Extension of the Fokker–Planck model to Grating Interferometry and Edge Illumination

The results presented in the preceding sections can be extended to include the effect of an analyser grating or detector mask, as would be used in a grating interferometer or edge illumination set-up respectively. The use of a second grating/mask has the advantage that larger pixels can be used, which is typically more efficient and allows the imaging of larger samples than imaging where the illumination pattern is directly resolved. To incorporate the second grating/mask, we can simulate a periodic absorption immediately before the detector to ‘analyse’ the illumination we have studied so far.

Here we show the implementation of this, using a general signal that describes any of the cases we have explored (Eqs (2224) etc.), where the sinusoidal illumination arriving at the periodic absorber has been modified by a factor of M in mean value, a factor of V in visibility, and has been shifted by s, so can be described as

$$I(x,z=\Delta )=MV\,\sin (\frac{2\pi (x-s)}{p})+M.$$

Note that we neglect a local change in period here, due to the increased complexity, but the same approach can be applied to study this effect. Also note that we have explicitly included a factor of 2π inside the sinusoid in Eq. 26 that is not included earlier, so that it is possible to integrate the unresolved intensity oscillations over the period of that intensity oscillation, which will now correspond exactly to p. We can model the absorption by the analyser grating or detector mask by multiplying the illumination (Eq. (26)) by a sinusoid that spatially oscillates between 0 (total absorption) and 1 (total transmission) (i.e. \(\frac{1}{2}\,\sin (\frac{2\pi (n-x)}{p})+\frac{1}{2}\)).

Grating interferometry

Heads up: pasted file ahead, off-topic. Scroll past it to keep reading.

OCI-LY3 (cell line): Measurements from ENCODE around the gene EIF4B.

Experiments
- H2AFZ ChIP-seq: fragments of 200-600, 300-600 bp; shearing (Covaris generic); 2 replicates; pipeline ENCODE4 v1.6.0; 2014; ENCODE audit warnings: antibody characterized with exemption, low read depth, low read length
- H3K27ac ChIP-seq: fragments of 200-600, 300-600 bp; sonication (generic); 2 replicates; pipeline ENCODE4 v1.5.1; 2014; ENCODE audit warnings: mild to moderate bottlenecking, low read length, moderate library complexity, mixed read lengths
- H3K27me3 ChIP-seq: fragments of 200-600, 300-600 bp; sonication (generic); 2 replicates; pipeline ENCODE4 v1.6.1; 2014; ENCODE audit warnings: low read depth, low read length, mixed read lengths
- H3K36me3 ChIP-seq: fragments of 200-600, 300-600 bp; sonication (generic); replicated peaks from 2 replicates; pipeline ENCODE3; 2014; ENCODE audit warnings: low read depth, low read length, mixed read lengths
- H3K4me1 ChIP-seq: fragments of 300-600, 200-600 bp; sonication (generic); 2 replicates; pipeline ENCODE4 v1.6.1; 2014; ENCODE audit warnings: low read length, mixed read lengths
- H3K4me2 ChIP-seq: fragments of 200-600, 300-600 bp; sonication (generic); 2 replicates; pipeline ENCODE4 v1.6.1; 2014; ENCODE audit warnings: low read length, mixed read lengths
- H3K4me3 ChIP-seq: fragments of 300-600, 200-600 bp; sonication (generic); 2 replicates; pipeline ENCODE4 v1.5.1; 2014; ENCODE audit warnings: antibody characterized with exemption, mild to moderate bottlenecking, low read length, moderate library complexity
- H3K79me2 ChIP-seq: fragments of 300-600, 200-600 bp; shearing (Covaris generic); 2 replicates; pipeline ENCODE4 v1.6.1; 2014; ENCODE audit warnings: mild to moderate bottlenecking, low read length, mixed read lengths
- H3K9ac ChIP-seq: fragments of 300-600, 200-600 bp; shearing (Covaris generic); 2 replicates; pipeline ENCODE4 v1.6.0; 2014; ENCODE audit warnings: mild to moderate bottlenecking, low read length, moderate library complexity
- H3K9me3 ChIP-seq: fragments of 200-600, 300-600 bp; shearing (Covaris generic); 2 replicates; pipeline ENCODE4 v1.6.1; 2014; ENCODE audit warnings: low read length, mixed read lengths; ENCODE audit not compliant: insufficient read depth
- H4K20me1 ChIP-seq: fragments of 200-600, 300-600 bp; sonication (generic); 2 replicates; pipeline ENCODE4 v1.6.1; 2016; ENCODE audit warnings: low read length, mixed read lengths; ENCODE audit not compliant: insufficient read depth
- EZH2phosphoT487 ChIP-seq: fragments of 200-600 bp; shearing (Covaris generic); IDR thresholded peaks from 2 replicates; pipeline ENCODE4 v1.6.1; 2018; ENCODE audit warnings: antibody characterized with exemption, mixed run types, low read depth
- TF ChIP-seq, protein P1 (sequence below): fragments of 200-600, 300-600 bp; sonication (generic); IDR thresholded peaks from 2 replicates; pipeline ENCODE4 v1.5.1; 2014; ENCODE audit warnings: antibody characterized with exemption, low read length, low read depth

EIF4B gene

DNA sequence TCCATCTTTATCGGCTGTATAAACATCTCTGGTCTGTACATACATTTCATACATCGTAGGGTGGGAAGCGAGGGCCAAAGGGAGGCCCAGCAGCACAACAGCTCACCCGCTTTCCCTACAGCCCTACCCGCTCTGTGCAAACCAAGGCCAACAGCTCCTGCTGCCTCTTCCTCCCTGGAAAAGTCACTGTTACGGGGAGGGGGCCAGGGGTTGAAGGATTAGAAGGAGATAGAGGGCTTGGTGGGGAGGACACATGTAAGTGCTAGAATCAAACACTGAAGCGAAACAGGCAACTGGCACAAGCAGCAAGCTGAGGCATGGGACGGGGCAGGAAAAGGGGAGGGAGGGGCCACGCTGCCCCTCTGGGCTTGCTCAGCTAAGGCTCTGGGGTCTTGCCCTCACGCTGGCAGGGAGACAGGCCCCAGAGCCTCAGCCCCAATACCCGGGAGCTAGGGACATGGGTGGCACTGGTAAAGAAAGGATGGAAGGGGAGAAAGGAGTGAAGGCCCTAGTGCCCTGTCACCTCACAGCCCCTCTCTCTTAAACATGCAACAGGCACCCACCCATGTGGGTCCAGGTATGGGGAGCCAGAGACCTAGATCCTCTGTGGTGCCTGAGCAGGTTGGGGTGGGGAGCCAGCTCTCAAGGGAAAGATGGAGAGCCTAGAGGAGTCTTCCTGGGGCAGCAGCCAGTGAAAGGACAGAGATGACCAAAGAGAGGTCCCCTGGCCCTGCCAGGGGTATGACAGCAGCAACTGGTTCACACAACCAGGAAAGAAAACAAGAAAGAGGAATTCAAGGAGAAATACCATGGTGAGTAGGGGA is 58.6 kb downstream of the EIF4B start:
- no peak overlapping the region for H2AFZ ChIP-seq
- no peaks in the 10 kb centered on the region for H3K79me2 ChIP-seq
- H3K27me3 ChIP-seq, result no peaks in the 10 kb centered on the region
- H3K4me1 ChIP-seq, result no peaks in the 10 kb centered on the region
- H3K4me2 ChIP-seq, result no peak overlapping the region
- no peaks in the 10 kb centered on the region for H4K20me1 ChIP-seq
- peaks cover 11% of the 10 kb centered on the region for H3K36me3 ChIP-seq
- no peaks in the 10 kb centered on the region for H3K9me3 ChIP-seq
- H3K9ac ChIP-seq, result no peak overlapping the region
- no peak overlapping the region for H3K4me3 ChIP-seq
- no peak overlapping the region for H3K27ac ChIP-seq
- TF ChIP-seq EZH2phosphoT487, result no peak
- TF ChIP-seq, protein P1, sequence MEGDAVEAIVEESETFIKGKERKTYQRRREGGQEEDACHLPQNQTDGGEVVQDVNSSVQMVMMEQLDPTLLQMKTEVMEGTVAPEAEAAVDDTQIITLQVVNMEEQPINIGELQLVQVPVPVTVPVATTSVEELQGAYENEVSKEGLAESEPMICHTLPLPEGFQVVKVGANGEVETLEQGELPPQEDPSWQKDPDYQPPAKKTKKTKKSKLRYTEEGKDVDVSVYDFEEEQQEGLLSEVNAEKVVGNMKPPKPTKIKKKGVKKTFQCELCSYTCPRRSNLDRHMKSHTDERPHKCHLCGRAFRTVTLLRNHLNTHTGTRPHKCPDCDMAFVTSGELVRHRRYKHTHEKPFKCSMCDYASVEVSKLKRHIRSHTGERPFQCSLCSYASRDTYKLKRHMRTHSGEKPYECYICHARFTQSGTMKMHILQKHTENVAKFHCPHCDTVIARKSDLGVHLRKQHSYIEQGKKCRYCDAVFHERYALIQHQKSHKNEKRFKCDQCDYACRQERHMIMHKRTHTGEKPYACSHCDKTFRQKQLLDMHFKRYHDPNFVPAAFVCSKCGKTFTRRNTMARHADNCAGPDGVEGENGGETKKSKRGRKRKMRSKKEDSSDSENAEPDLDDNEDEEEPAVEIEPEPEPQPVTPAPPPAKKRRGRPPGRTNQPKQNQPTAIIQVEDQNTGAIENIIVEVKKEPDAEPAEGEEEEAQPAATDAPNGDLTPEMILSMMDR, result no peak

In grating interferometry, the intensity is recorded during a ‘stepping scan’, where an absorption grating steps transversely across the illumination. This can be implemented by convolving the ‘absorption’ sinusoid with the modified illumination sinusoid (Eq. (26)) over the period of the illumination, p, providing the infinitely sampled measured stepping curve as a function of absorption grating position n (which should be sampled from n = 0 to n = p),

$${\rm{S}}{\rm{t}}{\rm{e}}{\rm{p}}{\rm{p}}{\rm{i}}{\rm{n}}{\rm{g}}\,{\rm{c}}{\rm{u}}{\rm{r}}{\rm{v}}{\rm{e}}\,(n)={\int }_{0}^{p}(\frac{1}{2}\,\sin (\frac{2\pi (n-x)}{p})+\frac{1}{2})(MV\,\sin (\frac{2\pi (x-s)}{p})+M)dx$$
$$=\,\frac{p}{4}MV\,\cos (\frac{2\pi (n-s)}{p})+\frac{p}{2}M.$$

This stepping curve has a mean value of Mp/2, a visibility of V/2 and is shifted by s. This means that the results shown above for a directly-resolved grid can also be applied in the case of an interferometer with just a simple multiplicative scaling of p/2 for the mean (attenuation), 1/2 for the visibility (dark-field) and no adjustment for the shift.

Note that if the period of oscillations is locally varying (seen when \(\frac{{\partial }^{2}\varphi }{\partial {x}^{2}}\ne 0\)), we would need to scale the period p by a factor of f in the general expression for a modified sinusoid, Eq. (26). Carrying this into Eq. (27) produces a non-trivial solution that depends on the nature of \(\frac{{\partial }^{2}\varphi }{\partial {x}^{2}}\), in a similar way to the results seen in earlier sections, where we had to consider specific cases of \(\frac{{\partial }^{2}\varphi }{\partial {x}^{2}}\). Including spatial variations in illumination period would be important when considering how a strong phase object measured using interferometry may produce a ‘pseudo’ dark-field (e.g. Fig. 1 in35).

Edge illumination